Gillespie disagrees with that assessment, and says anthropologist Richard Jantz of the University of Tennessee reexamined the measurement and believes . In the summer of 2017, TIGHAR, with sponsorship from the National Geographic Society, sent to locate the exact spot of the castaway's death. While digging revealed no remains, they are in the process of seeing if human DNA can be extracted from the soil with a technique used to recover . Gillespie admits "it's a long shot," but he's hoping.
Meanwhile, the wilder explanations continue to crop up. Just last month, the History Channel premiered a documentary that claimed was proof that she and Noonan were captured by the Japanese.
Within days, though, that photo was revealed to and couldn't have shown the two American flyers. While Cochrane and Gillespie disagree on what happened to Earhart 80 years ago, they are in total agreement that the photo reputedly showing Earhart and Noonan is bunk. "That theory had been around for years," Cochrane says, "unfortunately, this picture that they found to be definitive is not." Gillespie criticism is even more biting: "They told 4.32 million people [who watched the show] something that was demonstrably not true."
When asked for comment by Seniorhelpline, the History Channel replied with a statement: "HISTORY has a team of investigators exploring the latest developments about Amelia Earhart and we will be transparent in our findings. Ultimately, historical accuracy is most important to us and our viewers."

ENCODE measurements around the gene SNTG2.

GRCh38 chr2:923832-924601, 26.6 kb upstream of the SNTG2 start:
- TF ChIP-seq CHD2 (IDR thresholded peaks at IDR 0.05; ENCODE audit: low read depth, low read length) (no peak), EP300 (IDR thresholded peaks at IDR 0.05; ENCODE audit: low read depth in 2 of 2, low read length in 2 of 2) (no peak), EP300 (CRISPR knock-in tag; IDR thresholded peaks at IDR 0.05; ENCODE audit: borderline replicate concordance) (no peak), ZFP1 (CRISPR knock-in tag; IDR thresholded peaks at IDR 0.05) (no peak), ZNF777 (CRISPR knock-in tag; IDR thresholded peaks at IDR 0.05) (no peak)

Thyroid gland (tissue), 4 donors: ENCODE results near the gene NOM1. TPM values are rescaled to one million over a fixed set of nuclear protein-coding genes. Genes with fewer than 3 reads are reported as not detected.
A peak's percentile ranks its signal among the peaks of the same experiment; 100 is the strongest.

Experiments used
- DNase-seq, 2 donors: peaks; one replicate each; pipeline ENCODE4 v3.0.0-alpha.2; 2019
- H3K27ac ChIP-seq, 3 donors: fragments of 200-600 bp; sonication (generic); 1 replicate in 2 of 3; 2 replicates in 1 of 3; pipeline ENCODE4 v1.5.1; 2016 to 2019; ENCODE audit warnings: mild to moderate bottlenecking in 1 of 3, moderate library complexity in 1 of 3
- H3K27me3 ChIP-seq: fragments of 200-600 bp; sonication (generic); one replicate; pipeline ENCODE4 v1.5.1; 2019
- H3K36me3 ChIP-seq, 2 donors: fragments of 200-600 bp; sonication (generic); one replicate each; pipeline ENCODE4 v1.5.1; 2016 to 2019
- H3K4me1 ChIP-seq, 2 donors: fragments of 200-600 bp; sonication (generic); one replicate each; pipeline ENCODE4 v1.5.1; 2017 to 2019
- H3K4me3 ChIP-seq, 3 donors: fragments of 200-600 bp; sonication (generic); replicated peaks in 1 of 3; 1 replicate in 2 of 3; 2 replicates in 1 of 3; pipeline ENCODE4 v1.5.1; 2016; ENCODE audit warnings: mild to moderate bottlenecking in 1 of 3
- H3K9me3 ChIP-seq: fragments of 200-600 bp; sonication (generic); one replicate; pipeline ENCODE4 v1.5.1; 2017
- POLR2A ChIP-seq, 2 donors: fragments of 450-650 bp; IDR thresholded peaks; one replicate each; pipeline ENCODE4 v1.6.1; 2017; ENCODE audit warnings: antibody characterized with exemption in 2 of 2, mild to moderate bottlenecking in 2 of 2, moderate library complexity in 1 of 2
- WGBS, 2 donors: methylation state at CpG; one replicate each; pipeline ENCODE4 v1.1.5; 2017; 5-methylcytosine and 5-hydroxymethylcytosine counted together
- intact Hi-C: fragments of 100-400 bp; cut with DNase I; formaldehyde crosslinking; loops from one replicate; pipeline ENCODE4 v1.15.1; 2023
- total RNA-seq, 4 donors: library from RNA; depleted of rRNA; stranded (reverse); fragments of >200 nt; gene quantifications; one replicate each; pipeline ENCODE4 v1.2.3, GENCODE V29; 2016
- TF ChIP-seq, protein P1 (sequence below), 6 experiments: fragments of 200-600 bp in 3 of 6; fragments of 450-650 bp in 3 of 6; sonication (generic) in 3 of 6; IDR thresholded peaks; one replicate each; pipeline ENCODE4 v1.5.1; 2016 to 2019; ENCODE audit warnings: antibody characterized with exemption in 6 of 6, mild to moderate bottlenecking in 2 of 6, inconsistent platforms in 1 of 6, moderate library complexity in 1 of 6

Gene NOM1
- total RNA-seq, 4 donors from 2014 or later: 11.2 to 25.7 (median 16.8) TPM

An Everlasting Legacy
Patty Wagstaff's airplane mere feet from Earhart's at Smithsonian National Air & Space Museum. She's a three-time U.S. National Aviation Aerobatic Champion and the . It was because of Earhart's example that Wagstaff made aviation her career.
"Amelia Earhart let me know that the possibility was there... (she) kept me believing," Wagstaff told Seniorhelpline. While the Earhart's legend has continued to grow over the eight decades, Wagstaff says it's important for us to remember the great flyer wasn't a myth. "What (Earhart) did was extraordinary, but she was an ordinary woman."
Wagstaff, Gillespie, and Cochrane all say that it doesn't matter a whole lot if the mystery behind Earhart and Noonan's disappearance is ever solved. Gillespie says nothing they find will ever change the aviation history Earhart made. When asked if she ever thinks Earhart will be found, Wagstaff responds simply, "In a way, I hope they don't."
So is all this searching a waste of time and money? Cochrane concedes it probably is, though finding Earhart's DNA or a submerged Electra would help shed light on this 80-year-old mystery. But one thing that isn't a mystery, is that Earhart remains an inspiration for millions, whether veteran pilots or young girls hoping to follow her example.
"She always wanted to make a career out of (aviation) and she did," says . "For a woman to do that, it was extraordinary. She took great risks...and was a role model and a figure of courage."